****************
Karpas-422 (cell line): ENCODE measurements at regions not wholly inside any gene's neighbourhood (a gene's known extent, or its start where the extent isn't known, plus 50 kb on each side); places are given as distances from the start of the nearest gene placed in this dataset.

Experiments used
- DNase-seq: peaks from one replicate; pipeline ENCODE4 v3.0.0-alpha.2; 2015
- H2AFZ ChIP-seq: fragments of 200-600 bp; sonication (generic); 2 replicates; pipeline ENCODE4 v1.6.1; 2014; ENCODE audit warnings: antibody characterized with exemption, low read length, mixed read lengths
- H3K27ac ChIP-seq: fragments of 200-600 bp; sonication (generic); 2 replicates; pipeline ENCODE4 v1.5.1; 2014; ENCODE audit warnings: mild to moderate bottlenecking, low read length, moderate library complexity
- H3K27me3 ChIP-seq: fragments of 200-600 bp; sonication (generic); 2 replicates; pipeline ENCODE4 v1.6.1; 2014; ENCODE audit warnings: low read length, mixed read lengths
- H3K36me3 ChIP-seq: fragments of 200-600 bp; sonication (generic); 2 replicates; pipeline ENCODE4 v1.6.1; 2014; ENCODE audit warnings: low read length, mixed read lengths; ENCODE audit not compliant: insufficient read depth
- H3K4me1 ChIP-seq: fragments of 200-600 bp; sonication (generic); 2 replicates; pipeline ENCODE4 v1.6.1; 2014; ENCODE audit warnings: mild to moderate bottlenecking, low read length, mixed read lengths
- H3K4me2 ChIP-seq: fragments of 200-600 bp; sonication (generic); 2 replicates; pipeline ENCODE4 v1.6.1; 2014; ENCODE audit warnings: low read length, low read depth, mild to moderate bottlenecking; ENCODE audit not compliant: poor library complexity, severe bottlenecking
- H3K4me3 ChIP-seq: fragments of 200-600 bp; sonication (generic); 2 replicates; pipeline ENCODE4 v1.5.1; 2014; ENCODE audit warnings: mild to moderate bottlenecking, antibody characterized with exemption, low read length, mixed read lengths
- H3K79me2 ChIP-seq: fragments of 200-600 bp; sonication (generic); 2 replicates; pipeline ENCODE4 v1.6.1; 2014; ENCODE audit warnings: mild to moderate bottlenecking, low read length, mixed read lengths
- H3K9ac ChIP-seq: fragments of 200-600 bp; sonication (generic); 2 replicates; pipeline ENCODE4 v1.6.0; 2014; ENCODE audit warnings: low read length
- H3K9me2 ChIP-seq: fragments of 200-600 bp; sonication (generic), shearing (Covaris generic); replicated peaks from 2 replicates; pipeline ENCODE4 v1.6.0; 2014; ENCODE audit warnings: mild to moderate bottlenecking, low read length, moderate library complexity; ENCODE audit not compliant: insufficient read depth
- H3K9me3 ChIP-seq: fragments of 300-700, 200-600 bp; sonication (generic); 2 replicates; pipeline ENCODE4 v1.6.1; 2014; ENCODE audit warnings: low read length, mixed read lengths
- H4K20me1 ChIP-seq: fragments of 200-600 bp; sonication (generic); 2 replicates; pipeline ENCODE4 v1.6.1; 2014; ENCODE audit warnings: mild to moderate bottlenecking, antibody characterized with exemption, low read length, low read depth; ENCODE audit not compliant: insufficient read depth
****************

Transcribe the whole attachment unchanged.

Karpas-422 (cell line): ENCODE measurements at regions not wholly inside any gene's neighbourhood (a gene's known extent, or its start where the extent isn't known, plus 50 kb on each side); places are given as distances from the start of the nearest gene placed in this dataset.

Experiments used
- DNase-seq: peaks from one replicate; pipeline ENCODE4 v3.0.0-alpha.2; 2015
- H2AFZ ChIP-seq: fragments of 200-600 bp; sonication (generic); 2 replicates; pipeline ENCODE4 v1.6.1; 2014; ENCODE audit warnings: antibody characterized with exemption, low read length, mixed read lengths
- H3K27ac ChIP-seq: fragments of 200-600 bp; sonication (generic); 2 replicates; pipeline ENCODE4 v1.5.1; 2014; ENCODE audit warnings: mild to moderate bottlenecking, low read length, moderate library complexity
- H3K27me3 ChIP-seq: fragments of 200-600 bp; sonication (generic); 2 replicates; pipeline ENCODE4 v1.6.1; 2014; ENCODE audit warnings: low read length, mixed read lengths
- H3K36me3 ChIP-seq: fragments of 200-600 bp; sonication (generic); 2 replicates; pipeline ENCODE4 v1.6.1; 2014; ENCODE audit warnings: low read length, mixed read lengths; ENCODE audit not compliant: insufficient read depth
- H3K4me1 ChIP-seq: fragments of 200-600 bp; sonication (generic); 2 replicates; pipeline ENCODE4 v1.6.1; 2014; ENCODE audit warnings: mild to moderate bottlenecking, low read length, mixed read lengths
- H3K4me2 ChIP-seq: fragments of 200-600 bp; sonication (generic); 2 replicates; pipeline ENCODE4 v1.6.1; 2014; ENCODE audit warnings: low read length, low read depth, mild to moderate bottlenecking; ENCODE audit not compliant: poor library complexity, severe bottlenecking
- H3K4me3 ChIP-seq: fragments of 200-600 bp; sonication (generic); 2 replicates; pipeline ENCODE4 v1.5.1; 2014; ENCODE audit warnings: mild to moderate bottlenecking, antibody characterized with exemption, low read length, mixed read lengths
- H3K79me2 ChIP-seq: fragments of 200-600 bp; sonication (generic); 2 replicates; pipeline ENCODE4 v1.6.1; 2014; ENCODE audit warnings: mild to moderate bottlenecking, low read length, mixed read lengths
- H3K9ac ChIP-seq: fragments of 200-600 bp; sonication (generic); 2 replicates; pipeline ENCODE4 v1.6.0; 2014; ENCODE audit warnings: low read length
- H3K9me2 ChIP-seq: fragments of 200-600 bp; sonication (generic), shearing (Covaris generic); replicated peaks from 2 replicates; pipeline ENCODE4 v1.6.0; 2014; ENCODE audit warnings: mild to moderate bottlenecking, low read length, moderate library complexity; ENCODE audit not compliant: insufficient read depth
- H3K9me3 ChIP-seq: fragments of 300-700, 200-600 bp; sonication (generic); 2 replicates; pipeline ENCODE4 v1.6.1; 2014; ENCODE audit warnings: low read length, mixed read lengths
- H4K20me1 ChIP-seq: fragments of 200-600 bp; sonication (generic); 2 replicates; pipeline ENCODE4 v1.6.1; 2014; ENCODE audit warnings: mild to moderate bottlenecking, antibody characterized with exemption, low read length, low read depth; ENCODE audit not compliant: insufficient read depth